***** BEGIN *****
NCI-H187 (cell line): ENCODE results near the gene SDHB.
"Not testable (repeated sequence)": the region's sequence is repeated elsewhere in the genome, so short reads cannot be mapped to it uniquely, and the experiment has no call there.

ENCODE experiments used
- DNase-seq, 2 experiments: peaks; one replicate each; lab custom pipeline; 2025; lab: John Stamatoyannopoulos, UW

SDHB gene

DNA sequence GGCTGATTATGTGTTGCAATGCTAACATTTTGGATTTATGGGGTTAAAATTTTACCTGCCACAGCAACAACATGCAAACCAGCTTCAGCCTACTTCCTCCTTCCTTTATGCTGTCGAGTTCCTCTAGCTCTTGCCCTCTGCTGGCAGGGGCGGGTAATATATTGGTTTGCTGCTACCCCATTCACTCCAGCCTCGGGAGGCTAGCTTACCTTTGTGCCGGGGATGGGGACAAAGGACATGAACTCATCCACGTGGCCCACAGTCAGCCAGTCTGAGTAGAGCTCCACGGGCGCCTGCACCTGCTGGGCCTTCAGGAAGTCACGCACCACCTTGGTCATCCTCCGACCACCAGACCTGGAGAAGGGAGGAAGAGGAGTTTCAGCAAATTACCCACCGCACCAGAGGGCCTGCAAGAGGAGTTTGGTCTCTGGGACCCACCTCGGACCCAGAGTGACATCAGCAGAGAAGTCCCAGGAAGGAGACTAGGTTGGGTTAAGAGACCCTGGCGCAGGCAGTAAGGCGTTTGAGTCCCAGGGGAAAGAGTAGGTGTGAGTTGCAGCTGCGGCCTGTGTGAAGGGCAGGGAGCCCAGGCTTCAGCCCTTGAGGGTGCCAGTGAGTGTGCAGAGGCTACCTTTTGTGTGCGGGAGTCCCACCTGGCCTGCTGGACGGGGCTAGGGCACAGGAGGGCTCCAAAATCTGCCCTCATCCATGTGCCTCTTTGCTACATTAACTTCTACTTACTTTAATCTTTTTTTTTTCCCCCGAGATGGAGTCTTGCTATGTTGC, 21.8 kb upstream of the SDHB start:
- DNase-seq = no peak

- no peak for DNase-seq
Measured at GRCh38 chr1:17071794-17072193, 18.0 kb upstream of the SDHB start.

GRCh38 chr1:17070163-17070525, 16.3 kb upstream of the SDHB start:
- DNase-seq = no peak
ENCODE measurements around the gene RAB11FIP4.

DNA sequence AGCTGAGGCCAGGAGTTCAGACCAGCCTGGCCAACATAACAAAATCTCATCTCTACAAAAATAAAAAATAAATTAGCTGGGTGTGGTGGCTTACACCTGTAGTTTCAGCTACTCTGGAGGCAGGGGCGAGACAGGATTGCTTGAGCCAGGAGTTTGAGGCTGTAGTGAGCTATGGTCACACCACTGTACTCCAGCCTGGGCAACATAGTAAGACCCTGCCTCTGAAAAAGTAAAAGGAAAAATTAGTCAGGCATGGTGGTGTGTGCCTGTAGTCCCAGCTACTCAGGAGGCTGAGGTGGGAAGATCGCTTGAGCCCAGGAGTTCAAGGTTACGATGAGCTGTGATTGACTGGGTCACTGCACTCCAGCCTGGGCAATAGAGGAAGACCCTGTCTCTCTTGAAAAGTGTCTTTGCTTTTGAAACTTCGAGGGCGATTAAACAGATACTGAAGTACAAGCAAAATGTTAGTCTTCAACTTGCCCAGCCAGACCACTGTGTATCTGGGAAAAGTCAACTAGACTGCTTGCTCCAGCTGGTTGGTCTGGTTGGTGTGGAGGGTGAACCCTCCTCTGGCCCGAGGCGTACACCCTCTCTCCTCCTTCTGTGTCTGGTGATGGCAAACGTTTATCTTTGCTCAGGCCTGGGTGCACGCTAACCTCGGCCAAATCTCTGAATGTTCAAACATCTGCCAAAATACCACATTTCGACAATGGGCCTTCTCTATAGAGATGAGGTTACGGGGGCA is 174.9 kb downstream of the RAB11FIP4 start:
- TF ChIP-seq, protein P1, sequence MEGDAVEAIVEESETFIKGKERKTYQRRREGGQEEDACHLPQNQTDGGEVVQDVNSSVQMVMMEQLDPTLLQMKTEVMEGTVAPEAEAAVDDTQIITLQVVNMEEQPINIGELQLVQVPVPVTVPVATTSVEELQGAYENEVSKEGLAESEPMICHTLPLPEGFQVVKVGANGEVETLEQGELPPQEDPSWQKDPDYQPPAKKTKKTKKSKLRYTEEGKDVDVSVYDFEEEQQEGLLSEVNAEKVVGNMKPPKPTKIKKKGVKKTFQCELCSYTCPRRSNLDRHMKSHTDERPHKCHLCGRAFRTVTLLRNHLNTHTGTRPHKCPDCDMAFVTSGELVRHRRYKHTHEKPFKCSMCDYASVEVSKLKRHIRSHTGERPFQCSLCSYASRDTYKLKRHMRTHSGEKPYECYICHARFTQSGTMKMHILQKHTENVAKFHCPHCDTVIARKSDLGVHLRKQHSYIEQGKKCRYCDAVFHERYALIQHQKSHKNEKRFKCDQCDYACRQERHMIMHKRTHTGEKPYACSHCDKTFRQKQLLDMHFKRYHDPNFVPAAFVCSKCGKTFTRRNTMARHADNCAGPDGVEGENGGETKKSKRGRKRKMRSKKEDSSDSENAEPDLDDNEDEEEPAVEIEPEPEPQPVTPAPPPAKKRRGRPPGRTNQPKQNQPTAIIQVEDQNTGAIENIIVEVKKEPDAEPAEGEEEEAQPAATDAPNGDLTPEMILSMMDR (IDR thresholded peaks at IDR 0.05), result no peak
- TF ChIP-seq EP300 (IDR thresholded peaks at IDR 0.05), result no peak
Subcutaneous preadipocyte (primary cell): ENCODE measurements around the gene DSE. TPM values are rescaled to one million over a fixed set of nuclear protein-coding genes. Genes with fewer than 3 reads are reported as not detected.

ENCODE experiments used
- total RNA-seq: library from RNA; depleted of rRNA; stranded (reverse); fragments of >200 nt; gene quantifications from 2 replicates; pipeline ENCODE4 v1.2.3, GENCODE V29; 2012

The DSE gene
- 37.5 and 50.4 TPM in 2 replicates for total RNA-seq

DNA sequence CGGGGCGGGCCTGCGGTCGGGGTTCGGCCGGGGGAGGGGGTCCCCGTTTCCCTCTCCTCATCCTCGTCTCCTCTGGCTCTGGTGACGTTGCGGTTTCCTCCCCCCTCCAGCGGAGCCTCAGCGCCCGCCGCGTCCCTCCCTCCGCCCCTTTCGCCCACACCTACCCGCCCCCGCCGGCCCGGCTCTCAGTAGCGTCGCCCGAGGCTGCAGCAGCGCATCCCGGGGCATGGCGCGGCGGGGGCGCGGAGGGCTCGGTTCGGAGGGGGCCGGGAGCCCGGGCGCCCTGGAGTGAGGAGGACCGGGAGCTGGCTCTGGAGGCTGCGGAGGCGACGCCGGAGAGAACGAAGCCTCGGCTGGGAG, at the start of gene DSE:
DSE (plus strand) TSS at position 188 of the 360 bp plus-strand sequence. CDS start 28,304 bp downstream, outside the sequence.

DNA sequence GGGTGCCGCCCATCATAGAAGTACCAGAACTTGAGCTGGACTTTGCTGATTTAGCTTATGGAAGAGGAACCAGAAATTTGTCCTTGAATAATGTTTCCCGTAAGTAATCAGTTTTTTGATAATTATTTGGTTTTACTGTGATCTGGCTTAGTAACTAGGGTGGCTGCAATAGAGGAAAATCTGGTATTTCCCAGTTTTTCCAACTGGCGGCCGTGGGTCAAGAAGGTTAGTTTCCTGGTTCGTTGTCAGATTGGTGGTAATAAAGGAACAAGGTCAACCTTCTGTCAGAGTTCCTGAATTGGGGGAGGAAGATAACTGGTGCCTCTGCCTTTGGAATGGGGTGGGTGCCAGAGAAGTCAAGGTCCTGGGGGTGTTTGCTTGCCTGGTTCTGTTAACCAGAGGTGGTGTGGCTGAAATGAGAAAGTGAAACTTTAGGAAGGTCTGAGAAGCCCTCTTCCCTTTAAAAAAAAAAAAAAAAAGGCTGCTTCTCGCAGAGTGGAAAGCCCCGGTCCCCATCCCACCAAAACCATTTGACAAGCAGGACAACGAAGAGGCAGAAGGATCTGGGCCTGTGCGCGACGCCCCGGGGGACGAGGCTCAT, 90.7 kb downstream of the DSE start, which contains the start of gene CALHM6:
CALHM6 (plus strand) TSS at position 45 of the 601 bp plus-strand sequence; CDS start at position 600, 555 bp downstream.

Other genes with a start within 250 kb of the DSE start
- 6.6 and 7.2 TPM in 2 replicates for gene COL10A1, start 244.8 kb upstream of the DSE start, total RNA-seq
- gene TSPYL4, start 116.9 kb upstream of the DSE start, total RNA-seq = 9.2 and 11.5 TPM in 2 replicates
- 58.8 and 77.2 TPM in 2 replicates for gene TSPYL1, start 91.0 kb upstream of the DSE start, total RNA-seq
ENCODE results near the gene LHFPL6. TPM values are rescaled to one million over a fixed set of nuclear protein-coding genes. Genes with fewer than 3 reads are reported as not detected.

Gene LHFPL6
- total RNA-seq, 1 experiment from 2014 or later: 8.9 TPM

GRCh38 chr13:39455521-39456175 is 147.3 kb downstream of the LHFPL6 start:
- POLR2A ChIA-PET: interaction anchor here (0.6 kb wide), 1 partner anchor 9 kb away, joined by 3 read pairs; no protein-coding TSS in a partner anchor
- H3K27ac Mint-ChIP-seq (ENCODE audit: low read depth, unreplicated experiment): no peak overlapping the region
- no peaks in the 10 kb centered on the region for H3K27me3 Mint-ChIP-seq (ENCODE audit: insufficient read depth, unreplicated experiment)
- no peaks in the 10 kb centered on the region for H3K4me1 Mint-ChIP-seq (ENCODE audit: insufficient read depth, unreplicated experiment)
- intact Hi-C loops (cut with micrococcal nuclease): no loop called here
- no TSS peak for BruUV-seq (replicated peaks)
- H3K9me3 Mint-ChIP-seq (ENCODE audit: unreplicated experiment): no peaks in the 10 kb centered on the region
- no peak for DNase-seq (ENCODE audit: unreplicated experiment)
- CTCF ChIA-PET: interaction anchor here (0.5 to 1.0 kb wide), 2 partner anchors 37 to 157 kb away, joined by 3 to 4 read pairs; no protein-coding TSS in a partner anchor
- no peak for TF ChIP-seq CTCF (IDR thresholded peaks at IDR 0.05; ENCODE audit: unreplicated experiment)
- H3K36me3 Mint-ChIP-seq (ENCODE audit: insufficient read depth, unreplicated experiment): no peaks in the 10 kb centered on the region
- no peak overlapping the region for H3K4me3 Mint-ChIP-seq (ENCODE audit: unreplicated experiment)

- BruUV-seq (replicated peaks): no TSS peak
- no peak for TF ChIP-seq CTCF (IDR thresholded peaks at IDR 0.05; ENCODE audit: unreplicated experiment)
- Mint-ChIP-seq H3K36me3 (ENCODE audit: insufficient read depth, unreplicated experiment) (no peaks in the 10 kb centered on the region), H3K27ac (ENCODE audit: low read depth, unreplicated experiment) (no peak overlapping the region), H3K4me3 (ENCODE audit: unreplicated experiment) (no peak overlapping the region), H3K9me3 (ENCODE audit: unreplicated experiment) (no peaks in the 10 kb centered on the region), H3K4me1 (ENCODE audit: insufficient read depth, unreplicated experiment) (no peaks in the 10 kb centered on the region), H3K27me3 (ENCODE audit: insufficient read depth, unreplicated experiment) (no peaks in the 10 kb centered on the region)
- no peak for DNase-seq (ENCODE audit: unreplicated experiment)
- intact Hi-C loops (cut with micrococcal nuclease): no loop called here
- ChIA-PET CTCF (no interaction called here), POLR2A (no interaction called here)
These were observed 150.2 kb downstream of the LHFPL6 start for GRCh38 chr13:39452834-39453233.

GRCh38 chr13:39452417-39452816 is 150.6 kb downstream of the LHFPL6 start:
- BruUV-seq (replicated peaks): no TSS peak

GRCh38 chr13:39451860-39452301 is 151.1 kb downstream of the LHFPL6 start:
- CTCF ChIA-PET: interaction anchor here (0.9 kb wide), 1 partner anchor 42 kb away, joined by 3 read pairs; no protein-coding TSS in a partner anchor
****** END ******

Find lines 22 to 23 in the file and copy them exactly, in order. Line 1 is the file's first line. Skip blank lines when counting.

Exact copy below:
DSE (plus strand) TSS at position 188 of the 360 bp plus-strand sequence. CDS start 28,304 bp downstream, outside the sequence.

DNA sequence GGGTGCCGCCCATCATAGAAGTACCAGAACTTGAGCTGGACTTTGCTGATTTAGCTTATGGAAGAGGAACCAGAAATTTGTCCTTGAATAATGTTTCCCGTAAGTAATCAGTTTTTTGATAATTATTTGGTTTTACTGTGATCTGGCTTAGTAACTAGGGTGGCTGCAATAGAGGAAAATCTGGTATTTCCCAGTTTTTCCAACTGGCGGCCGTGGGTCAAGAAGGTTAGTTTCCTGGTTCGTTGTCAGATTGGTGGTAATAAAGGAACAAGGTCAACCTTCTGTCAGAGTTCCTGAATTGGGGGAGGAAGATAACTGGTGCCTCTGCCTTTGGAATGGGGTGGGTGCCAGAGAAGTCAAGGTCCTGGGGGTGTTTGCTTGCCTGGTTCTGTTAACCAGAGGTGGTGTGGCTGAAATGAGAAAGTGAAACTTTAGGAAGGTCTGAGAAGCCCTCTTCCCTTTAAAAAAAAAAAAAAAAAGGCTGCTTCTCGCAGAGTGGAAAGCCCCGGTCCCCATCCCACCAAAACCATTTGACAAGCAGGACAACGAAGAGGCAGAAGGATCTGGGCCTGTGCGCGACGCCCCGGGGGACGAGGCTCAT, 90.7 kb downstream of the DSE start, which contains the start of gene CALHM6: